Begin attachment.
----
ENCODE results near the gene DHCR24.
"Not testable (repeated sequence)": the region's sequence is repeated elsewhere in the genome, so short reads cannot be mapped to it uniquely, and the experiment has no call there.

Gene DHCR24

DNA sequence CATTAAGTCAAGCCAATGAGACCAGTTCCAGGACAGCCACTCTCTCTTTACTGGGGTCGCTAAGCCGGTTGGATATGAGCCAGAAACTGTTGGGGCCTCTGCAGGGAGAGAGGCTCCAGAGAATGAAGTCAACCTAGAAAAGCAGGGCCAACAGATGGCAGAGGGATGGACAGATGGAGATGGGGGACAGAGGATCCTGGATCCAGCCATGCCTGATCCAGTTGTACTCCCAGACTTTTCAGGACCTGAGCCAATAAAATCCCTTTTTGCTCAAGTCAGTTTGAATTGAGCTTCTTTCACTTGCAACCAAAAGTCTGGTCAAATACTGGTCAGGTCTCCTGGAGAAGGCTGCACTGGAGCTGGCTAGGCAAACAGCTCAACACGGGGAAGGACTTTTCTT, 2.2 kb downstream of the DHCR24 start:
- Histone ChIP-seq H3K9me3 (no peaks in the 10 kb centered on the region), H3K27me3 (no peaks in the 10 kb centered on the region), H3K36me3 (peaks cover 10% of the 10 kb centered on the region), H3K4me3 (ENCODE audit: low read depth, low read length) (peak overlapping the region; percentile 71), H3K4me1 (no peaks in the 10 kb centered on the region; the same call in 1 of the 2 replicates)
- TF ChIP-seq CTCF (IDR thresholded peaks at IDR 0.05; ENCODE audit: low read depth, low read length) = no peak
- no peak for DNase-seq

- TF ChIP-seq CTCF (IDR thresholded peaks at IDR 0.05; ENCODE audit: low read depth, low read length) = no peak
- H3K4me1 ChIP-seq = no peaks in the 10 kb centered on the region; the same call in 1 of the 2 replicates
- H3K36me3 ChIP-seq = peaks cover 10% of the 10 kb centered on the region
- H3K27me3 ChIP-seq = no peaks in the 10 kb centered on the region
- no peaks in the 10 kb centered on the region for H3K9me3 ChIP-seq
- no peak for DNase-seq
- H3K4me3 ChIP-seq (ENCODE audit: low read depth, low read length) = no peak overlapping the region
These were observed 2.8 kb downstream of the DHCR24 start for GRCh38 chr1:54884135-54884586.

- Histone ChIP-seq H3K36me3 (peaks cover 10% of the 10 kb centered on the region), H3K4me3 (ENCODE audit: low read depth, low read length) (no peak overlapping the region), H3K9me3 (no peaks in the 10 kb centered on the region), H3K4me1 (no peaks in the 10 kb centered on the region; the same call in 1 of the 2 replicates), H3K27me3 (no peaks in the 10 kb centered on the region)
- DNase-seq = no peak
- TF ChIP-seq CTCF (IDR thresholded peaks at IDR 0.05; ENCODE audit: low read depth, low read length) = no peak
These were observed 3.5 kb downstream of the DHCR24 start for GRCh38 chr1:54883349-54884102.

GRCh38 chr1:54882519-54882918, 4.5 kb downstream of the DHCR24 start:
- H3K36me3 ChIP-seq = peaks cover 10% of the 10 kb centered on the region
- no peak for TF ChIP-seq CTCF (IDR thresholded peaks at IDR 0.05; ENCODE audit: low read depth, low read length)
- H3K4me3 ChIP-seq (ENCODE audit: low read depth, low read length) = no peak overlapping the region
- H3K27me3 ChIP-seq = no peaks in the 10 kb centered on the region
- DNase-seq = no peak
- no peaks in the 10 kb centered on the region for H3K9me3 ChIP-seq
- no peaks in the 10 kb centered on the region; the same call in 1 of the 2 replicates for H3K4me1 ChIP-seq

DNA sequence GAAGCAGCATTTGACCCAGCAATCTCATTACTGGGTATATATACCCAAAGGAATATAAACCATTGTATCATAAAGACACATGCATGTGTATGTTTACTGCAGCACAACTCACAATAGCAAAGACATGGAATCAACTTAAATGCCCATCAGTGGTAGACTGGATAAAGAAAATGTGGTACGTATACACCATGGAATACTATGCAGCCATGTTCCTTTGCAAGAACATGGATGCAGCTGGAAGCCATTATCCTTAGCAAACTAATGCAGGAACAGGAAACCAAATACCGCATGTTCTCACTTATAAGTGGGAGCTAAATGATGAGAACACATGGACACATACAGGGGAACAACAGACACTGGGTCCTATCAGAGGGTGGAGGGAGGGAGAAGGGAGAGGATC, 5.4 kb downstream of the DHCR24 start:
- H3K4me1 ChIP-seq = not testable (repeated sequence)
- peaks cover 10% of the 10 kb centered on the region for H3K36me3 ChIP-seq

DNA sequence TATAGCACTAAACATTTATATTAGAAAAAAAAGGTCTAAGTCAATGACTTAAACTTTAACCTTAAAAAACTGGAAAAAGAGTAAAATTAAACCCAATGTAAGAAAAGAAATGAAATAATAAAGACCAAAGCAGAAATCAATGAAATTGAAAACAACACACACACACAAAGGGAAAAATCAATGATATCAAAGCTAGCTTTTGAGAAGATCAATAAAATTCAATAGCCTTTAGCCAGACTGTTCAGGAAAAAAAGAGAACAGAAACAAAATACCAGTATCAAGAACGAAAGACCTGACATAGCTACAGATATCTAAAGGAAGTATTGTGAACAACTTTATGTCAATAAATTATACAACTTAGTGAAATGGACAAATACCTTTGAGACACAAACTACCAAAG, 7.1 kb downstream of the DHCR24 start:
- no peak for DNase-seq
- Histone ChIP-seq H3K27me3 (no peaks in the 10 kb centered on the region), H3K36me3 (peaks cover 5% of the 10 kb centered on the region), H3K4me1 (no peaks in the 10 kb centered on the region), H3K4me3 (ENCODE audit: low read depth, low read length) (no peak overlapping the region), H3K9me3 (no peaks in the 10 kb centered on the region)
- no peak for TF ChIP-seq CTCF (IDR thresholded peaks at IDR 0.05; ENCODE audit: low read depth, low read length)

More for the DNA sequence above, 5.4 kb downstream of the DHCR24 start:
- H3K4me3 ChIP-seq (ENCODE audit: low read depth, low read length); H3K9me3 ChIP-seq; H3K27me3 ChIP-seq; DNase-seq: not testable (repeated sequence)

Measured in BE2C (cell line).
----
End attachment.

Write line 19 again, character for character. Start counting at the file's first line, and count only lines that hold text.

These were observed 3.5 kb downstream of the DHCR24 start for GRCh38 chr1:54883349-54884102.